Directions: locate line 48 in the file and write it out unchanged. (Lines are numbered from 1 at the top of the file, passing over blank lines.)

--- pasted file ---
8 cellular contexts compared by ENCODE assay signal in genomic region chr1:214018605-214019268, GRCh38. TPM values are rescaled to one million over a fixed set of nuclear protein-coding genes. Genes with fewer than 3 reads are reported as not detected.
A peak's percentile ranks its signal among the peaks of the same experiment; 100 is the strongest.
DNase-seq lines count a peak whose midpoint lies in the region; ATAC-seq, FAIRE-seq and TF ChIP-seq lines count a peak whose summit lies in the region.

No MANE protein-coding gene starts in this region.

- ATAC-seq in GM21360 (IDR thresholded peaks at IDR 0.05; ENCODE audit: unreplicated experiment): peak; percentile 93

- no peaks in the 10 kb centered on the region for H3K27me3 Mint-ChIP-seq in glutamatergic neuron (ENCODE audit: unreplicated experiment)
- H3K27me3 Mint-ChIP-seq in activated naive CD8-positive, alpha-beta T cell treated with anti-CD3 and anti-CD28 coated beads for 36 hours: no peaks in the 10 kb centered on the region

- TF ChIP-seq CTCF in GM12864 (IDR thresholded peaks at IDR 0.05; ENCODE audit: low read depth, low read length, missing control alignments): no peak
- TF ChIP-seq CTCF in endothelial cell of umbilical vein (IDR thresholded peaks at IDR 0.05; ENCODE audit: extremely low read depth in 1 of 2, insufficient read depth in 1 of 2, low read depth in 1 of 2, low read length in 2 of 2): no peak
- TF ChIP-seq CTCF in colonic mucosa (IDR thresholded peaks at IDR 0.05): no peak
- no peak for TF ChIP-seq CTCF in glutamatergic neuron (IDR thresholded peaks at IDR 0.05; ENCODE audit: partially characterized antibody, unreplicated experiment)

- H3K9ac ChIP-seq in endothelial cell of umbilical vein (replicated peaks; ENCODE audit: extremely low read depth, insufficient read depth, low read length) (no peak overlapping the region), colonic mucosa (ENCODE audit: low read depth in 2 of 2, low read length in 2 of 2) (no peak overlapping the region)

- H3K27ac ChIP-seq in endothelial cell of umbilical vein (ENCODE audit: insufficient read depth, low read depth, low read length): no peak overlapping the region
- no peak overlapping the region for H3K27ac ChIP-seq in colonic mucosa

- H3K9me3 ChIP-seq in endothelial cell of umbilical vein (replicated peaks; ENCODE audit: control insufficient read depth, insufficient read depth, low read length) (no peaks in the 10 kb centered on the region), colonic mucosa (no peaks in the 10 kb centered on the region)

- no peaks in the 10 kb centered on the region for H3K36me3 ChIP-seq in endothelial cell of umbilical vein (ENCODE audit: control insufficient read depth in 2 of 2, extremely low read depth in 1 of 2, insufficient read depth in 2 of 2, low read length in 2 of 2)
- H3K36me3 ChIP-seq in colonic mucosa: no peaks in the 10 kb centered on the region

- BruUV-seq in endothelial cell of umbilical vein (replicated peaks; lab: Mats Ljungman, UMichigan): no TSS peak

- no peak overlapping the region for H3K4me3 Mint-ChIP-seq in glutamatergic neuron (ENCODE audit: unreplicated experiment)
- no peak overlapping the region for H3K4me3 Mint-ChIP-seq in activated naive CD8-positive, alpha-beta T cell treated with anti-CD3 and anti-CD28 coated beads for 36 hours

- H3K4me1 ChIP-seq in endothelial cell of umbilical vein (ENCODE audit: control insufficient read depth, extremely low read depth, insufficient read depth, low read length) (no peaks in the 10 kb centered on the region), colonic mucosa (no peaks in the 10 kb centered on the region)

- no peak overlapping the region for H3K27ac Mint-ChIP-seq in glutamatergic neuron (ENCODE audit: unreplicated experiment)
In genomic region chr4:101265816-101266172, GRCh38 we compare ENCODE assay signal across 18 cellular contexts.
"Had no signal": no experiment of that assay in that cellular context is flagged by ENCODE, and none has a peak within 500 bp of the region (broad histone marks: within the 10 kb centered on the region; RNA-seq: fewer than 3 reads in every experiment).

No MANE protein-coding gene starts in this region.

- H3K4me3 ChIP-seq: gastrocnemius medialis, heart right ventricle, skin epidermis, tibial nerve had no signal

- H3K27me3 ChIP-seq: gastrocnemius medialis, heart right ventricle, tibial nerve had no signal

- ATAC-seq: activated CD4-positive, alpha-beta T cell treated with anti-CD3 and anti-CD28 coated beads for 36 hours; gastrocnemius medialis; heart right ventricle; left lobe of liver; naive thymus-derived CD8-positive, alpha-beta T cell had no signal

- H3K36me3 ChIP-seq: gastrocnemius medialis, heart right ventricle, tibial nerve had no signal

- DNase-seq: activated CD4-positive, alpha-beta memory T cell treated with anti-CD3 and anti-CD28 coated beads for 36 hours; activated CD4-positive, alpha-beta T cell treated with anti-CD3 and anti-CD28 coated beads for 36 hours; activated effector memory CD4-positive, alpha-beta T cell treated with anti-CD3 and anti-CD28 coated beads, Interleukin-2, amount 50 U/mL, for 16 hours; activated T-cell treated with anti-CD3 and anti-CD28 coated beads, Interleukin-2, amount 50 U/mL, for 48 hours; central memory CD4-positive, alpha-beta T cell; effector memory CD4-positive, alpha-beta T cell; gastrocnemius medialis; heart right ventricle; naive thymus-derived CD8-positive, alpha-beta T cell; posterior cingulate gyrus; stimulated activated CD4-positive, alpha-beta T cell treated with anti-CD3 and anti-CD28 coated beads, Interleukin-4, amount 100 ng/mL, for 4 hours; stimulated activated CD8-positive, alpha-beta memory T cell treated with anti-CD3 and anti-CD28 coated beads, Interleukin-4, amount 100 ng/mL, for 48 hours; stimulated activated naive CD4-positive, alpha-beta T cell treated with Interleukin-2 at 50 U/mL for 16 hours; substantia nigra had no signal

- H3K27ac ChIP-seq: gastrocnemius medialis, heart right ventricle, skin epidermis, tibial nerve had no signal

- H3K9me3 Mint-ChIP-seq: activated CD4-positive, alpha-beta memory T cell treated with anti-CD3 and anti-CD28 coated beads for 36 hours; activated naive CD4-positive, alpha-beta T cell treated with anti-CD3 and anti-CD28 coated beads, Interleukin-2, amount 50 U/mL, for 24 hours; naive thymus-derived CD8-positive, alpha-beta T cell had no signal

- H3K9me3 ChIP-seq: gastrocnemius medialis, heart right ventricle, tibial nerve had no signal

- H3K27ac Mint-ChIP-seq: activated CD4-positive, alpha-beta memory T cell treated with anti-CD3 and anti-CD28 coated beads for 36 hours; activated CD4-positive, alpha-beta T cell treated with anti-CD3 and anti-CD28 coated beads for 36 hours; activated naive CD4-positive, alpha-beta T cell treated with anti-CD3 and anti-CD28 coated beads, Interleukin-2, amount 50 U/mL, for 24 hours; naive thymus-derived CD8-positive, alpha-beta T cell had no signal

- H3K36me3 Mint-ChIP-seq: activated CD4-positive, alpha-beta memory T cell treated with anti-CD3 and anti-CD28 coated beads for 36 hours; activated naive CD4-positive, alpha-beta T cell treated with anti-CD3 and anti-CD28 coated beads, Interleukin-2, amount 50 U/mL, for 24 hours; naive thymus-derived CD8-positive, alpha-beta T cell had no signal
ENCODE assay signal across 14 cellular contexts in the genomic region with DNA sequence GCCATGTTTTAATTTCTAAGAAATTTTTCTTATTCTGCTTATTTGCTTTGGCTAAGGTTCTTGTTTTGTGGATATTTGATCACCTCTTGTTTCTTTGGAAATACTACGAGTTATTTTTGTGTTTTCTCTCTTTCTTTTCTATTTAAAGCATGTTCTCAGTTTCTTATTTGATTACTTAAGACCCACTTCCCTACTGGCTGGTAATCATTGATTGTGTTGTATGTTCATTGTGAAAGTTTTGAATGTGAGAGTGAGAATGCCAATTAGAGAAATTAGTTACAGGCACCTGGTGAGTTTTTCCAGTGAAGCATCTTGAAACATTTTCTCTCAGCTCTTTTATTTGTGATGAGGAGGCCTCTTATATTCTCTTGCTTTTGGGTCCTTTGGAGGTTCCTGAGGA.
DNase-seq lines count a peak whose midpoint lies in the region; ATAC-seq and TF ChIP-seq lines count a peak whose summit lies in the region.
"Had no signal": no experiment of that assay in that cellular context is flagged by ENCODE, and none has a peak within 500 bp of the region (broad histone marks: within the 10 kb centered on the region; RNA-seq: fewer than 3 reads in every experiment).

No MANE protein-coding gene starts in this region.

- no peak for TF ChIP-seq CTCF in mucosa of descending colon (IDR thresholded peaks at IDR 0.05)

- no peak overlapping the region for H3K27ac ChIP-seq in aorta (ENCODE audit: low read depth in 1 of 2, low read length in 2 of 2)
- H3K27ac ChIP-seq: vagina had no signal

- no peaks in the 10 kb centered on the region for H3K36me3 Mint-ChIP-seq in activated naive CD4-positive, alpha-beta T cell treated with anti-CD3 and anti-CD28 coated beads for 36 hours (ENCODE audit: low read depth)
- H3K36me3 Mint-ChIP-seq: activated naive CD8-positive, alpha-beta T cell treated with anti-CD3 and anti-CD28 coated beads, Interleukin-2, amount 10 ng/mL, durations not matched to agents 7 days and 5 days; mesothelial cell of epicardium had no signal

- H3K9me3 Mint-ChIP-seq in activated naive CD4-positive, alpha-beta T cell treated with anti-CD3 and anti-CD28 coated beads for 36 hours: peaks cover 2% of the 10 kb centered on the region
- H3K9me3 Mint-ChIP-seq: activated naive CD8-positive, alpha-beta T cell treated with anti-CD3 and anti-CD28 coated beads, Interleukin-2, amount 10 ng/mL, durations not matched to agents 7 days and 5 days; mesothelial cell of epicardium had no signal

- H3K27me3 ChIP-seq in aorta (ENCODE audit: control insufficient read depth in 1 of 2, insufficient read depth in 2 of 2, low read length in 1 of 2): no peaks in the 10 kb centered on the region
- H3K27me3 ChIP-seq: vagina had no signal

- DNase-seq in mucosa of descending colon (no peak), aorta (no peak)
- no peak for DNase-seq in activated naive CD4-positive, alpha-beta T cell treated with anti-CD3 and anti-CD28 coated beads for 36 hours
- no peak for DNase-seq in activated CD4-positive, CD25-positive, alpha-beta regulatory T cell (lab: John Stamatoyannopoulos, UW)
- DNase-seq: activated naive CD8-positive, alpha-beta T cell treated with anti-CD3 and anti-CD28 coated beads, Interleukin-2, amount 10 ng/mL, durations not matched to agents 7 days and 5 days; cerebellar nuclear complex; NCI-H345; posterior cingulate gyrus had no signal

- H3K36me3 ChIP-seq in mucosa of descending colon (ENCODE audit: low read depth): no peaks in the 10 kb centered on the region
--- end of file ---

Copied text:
- H3K27me3 ChIP-seq: vagina had no signal